President Obama arrived in Aurora, Colorado on Sunday to meet with victims of one of the country’s worst mass shootings, telling the community he was coming as “a father and as a husband” and that the entire nation had them in their thoughts and prayers.
Obama met with survivors and those who lost loved ones during a visit to the University of Colorado Hospital at Aurora, after which he delivered brief remarks.
“When you have an opportunity to visit with families who have lost their loved ones, as I described to them, I come to them not so much as president, as I do as a father and as a husband,” Obama said.
“I confessed to them that words are always inadequate in these kinds of situations, but that my main task was to serve as a representative of the entire country and let them know that we are thinking about them at this moment and will continue to think about them each and every day,” he added.
At his arrival earlier in the afternoon at Buckley Air Force Base, Obama was met by Colorado Gov. John Hickenlooper (D), Aurora Mayor Steve Hogan, Chief of Police Daniel Oates, the state’s Democratic Sens. Michael Bennet and Mark Udall and Rep. Ed Perlmutter (D), who joined him during his visit to the hospital.
The trip was Obama’s first public appearance since Friday when both he and GOP candidate Mitt Romney left the campaign trail after news of the tragedy hit. Both campaigns also pulled all ads from the key swing state.
Speaking on Air Force One, earlier in the day, deputy communications director Jen Psaki had said the visit to Aurora was a “big priority for the president” and acknowledged that the “tragic events” had changed the “tone” of the campaign.
Both campaigns will resume tomorrow with Obama speaking at the Veterans of Foreign Wars (VFW) convention in Reno, Nev., and attending events in Oakland, Calif. Romney is scheduled to attend a fundraiser in Irvine Calif., before addressing the VFW on Tuesday.
The shootings have brought the issue of gun control back to the forefront. This weekend, New York City Mayor Michael Bloomberg pressed both candidates to pledge to better enforce the nation’s gun laws, while Sen. Dianne Feinstein (D-Calif.) urged lawmakers to renew the assault weapons ban.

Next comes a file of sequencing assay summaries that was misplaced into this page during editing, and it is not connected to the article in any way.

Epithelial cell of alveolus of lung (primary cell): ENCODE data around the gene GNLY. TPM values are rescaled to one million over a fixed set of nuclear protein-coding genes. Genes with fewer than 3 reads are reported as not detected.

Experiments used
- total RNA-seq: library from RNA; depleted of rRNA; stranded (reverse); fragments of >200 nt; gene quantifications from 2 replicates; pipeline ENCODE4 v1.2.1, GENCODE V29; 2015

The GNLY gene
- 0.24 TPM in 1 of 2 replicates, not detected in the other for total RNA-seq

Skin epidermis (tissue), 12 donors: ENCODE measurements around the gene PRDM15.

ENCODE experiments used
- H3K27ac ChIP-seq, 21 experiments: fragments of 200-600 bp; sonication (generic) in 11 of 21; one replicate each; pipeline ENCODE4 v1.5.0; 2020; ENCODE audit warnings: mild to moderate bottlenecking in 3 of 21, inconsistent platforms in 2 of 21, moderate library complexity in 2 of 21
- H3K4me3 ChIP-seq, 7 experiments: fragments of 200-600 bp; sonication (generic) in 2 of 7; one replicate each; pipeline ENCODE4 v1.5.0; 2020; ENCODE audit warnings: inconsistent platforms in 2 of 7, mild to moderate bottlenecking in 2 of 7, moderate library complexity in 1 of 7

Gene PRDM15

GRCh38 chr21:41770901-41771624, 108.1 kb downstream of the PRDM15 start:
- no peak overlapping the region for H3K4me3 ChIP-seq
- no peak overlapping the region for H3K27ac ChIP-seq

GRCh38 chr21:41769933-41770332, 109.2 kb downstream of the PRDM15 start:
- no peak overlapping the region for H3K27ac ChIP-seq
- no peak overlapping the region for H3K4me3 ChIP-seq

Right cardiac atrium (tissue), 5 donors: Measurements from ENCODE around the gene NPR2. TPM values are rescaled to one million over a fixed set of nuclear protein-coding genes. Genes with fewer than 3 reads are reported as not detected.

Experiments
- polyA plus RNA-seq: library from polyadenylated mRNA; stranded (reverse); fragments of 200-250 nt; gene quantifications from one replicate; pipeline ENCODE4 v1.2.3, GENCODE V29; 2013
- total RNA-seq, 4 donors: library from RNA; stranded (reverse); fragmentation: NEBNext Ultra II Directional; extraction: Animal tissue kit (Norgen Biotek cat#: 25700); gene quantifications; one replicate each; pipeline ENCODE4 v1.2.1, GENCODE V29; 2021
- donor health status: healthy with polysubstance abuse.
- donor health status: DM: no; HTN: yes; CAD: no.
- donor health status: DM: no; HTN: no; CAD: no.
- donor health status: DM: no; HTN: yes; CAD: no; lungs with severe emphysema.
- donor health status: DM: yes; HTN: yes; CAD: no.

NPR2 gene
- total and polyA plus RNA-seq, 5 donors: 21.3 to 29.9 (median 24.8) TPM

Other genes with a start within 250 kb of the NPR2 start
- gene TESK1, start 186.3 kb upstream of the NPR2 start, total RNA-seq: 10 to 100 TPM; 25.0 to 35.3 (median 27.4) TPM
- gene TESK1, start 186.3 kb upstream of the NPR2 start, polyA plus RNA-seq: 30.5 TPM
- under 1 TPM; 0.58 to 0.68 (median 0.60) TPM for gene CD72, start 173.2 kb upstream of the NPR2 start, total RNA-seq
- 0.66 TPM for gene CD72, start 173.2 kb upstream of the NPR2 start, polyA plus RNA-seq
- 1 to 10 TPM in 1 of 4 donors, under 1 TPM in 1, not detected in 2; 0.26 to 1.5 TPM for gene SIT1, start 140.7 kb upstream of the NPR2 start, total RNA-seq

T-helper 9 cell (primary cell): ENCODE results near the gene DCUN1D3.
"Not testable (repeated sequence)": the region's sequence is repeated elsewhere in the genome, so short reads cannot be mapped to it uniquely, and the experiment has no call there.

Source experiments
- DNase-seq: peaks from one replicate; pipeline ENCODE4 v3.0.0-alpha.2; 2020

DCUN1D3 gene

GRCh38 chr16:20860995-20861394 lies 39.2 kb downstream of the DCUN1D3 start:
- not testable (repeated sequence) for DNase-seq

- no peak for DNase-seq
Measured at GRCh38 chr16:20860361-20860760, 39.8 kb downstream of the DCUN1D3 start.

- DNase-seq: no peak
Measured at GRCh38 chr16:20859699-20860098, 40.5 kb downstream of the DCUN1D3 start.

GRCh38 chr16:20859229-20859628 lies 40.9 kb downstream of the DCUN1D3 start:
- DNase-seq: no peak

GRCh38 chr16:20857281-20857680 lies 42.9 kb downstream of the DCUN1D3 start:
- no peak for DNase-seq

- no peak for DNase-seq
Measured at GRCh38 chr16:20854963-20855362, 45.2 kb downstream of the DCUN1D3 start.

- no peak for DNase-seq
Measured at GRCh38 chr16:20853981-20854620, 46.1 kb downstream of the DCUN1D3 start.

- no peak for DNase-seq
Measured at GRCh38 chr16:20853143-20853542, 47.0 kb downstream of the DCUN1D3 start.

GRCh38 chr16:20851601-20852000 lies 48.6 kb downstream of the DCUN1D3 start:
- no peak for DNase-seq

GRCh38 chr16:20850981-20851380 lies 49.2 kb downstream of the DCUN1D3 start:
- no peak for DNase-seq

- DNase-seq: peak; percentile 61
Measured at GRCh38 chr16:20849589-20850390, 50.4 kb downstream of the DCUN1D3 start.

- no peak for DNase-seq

But in his address, Obama avoided discussing the contentious issue, instead calling on the public to "reflect on how we can do something about some of the senseless violence that ends up marring this country."
Speaking with reporters on Air Force One today Obama press secretary Jay Carney said the president was focused on preventing gun crimes using “using existing laws.”
Carney said Obama “believes we need to take steps that protect Second Amendment rights of the American people but that ensure that we are not allowing weapons into the hands of individuals who should not, by existing law, obtain those weapons.”
In his remarks, Obama also avoided speaking the name of the alleged perpetrator, James Holmes, who police suspect of opening fire in the packed movie theater after midnight on Friday, killing 12 and wounding over 50.
“I also tried to assure them that although the perpetrator of this evil act has received a lot of attention over the last couple of days that attention will fade away. In the end, after he has felt the full force of our justice system what will be remembered are the good people who were impacted by this tragedy,” said the president.
Reports said Obama had promised Jordan Ghawi, whose 24-year old sister Jessica was killed in the shooting rampage that he would not mention Holmes’s name, instead focusing his address on the victims.
Obama said he was particularly moved by the stories of Allie Young and Stephanie Davies, two survivors of the shooting and spoke at length of their experiences.
The president said Allie, 19, was saved by her friend Stephanie, 21, after being shot in the neck. Obama said Davies pulled Young out of the line of fire, staying with her and applying pressure to her wound even as the gunman continued to fire into the theater.
“I don’t know how many people at any age would have the presence of mind that Stephanie did or the courage that Allie showed and so as tragic as the circumstances of what we’ve seen today are, as heartbreaking for the families, it’s worth us spending most of our time on young Americans like Allie and Stephanie because they represent what’s best in us and they assure us that out of this darkness a brighter day is going to come,” Obama said.
President Obama meets with families and friends of shooting victims. In this photo, he consoles Jordan Ghawi, the brother of one victim, Jessica Ghawi, an aspiring sports journalist. Peter Burns looks on.
Photos courtesy of Peter Burns.